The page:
Can Illegal Aliens Sue Under the Constitution?

Press Releases

December 28, 2021

IRLI urges Supreme Court not to expand constitutional lawsuits

WASHINGTON—Yesterday, the Immigration Reform Institute (IRLI) filed a friend-of-the-court brief in the Supreme Court in a case that may impact the nation’s sovereignty. At issue is whether a type of constitutional lawsuit the Court created in 1971, called Bivens actions, should be extended into the immigration context.

The case was brought by an American citizen who deliberately blocked the path of a border agent in pursuit of an alien. The agent pushed the American citizen aside, allegedly causing him some injury. A federal district court dismissed his claim, but the Ninth Circuit Court of Appeals reversed.

In its brief in the Supreme Court, IRLI lists the many reasons why the Court, which has refused to extend Bivens actions since they were created, should not allow them in this new context. IRLI points out that immigration control is part of foreign policy, an area in which Bivens actions have never been allowed. IRLI also points out that typically, border agents interact with illegal aliens who have not, in the legal sense, even entered the country, because they are under the control of the border agents. And, under longstanding precedent, aliens who have not entered the country cannot claim rights under our Constitution.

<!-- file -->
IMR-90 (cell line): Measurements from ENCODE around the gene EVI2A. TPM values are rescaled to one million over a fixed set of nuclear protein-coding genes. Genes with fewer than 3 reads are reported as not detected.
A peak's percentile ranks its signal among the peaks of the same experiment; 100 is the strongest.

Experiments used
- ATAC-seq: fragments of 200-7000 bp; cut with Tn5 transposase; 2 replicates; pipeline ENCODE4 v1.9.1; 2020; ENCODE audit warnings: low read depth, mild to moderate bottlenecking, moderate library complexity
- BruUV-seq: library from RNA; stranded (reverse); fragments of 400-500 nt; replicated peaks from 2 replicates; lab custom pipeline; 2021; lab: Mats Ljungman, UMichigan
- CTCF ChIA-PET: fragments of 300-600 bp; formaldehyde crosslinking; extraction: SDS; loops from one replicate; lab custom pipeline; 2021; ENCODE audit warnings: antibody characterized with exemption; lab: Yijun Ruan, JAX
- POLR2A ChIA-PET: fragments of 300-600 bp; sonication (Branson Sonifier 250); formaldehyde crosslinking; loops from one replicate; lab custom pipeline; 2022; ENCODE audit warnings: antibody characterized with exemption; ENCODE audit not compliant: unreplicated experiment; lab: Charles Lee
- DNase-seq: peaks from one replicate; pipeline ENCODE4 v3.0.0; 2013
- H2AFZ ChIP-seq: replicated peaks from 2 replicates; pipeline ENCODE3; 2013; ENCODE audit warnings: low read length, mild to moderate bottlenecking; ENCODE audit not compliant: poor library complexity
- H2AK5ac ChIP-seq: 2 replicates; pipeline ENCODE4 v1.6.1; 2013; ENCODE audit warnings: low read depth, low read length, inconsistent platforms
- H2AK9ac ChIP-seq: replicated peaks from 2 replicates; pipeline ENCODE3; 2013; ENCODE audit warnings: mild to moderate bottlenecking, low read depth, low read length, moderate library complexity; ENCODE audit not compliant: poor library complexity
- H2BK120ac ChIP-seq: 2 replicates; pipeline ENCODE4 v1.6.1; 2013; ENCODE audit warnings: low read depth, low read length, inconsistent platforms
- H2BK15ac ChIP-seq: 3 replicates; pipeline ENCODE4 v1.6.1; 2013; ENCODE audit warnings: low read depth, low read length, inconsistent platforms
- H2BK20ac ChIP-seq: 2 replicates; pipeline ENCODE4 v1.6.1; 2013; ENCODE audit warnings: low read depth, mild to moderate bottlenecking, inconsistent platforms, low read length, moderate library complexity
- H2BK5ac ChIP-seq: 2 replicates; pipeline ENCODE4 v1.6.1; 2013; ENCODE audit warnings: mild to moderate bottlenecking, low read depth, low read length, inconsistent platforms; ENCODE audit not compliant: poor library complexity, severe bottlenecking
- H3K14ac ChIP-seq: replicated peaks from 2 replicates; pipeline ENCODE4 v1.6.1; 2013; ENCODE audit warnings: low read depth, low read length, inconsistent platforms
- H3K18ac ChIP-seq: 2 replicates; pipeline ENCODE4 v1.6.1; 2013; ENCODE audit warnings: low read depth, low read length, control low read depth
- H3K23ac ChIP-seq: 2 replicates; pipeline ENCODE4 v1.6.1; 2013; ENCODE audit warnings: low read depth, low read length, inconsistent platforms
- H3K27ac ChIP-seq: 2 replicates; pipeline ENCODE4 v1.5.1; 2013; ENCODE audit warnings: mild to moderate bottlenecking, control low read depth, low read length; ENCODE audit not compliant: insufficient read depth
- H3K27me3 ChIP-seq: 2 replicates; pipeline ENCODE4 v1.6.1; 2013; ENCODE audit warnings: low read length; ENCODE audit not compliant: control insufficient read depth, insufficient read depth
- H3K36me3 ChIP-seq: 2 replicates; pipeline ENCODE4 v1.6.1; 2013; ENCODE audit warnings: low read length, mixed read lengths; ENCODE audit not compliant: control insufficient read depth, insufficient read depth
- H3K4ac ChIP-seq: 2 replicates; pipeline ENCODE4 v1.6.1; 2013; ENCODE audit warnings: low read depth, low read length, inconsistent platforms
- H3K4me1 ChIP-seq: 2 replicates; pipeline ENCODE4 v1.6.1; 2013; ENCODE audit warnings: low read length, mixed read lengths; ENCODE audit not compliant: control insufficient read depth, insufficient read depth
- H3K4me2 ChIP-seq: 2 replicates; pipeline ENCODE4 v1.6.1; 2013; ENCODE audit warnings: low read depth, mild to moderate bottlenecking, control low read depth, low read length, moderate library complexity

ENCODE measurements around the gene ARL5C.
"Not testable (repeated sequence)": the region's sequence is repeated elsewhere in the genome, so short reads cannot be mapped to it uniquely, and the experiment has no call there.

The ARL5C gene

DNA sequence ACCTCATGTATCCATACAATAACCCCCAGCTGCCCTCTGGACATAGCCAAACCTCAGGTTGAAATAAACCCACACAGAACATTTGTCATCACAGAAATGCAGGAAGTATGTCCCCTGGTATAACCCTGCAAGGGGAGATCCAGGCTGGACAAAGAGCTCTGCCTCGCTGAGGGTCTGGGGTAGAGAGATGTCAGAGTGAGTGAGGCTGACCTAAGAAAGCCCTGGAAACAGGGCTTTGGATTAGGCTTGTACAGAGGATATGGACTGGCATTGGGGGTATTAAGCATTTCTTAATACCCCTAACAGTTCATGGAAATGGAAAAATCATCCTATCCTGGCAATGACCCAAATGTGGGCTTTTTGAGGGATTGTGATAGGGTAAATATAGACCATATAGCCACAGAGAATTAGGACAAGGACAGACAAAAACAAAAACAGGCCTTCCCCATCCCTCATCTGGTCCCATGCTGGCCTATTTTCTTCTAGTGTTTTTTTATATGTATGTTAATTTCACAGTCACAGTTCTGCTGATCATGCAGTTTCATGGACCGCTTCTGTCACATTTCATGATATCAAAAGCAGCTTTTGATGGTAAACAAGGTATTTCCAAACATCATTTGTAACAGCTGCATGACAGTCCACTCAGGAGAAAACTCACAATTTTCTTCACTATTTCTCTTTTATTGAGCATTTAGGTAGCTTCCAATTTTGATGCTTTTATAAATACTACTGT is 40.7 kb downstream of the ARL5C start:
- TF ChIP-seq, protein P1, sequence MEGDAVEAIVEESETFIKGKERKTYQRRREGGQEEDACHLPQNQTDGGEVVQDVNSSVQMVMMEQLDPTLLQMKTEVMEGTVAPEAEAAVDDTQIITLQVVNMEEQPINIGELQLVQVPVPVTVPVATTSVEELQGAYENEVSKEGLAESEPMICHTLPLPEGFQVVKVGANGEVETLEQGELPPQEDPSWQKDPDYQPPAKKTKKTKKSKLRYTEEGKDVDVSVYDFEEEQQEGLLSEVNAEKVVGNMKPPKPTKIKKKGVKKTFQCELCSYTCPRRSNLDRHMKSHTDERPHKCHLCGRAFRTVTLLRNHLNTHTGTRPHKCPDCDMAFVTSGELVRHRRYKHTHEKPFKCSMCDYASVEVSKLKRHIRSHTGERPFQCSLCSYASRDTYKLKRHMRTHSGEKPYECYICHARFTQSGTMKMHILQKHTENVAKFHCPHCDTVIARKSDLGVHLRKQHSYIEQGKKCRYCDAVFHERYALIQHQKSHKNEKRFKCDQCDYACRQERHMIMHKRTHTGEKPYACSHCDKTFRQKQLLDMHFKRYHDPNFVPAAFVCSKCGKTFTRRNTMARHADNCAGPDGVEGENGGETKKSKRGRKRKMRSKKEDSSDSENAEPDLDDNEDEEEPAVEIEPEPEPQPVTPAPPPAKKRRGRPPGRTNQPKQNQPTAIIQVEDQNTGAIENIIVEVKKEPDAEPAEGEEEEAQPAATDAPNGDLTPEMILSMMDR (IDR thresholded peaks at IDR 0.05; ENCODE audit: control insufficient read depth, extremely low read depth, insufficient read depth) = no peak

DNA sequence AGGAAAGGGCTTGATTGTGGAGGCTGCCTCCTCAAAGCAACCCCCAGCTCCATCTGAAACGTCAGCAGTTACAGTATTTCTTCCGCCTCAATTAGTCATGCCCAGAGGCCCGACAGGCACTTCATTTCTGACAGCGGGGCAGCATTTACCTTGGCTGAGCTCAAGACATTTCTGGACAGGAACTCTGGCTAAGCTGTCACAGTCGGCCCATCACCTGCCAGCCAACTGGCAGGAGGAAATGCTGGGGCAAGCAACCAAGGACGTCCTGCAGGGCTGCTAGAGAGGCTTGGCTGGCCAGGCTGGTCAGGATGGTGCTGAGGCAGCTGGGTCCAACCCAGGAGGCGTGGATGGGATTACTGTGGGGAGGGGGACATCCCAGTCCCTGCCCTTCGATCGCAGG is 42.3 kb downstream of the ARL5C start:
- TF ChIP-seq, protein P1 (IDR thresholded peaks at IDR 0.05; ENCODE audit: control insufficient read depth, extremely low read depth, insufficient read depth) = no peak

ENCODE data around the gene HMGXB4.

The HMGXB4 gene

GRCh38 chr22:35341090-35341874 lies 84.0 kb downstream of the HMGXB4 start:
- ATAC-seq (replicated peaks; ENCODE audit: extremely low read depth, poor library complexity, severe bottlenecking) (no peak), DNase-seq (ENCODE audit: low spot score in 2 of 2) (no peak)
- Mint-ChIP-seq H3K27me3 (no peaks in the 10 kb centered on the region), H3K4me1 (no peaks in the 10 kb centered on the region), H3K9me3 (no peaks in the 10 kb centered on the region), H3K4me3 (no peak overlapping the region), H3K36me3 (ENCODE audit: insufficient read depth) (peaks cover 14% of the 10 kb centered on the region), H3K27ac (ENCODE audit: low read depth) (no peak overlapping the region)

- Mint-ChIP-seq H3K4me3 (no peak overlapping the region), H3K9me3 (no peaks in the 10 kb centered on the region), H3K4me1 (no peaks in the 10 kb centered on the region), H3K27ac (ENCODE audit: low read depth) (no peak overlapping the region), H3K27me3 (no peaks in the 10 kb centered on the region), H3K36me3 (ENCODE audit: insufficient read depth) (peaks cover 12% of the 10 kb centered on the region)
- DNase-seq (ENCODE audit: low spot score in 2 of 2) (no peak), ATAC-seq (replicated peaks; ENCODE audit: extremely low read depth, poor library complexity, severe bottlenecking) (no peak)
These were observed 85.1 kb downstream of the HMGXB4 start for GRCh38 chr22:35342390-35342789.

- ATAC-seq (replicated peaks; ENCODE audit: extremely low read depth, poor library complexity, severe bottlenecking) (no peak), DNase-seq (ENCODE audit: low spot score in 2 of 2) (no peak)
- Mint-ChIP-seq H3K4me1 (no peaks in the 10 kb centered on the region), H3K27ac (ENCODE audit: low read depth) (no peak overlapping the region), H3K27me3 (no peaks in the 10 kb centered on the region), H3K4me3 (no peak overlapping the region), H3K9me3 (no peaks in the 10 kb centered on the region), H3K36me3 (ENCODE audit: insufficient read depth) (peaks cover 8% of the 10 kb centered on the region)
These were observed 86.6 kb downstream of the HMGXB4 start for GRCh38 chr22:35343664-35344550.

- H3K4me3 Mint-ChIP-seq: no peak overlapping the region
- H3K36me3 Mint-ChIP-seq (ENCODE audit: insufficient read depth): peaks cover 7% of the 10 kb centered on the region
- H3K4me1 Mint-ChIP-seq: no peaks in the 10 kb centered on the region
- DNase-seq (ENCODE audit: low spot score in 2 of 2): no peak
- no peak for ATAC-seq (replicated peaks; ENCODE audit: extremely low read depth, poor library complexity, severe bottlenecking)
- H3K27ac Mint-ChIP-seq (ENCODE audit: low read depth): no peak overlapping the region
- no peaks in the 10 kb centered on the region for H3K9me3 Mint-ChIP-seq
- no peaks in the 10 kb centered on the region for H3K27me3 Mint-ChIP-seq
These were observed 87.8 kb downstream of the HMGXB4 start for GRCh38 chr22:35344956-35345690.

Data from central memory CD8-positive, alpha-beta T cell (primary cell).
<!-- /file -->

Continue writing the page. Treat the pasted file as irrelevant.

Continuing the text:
“Whatever the Court decides in this case, we hope it makes crystal clear that border agents protect our sovereignty, and illegal aliens who have not even entered the country cannot avail themselves of the protections of the Constitution,” said Dale L. Wilcox, executive director and general counsel of IRLI. “Since the vast majority of encounters at the border are not with American citizens, but illegal aliens, and there are other strong legal grounds for not expanding Bivens actions here, we hope the Court reverses the Ninth Circuit.”

The case is Egbert v. Boule, No. 21-147 (Supreme Court).

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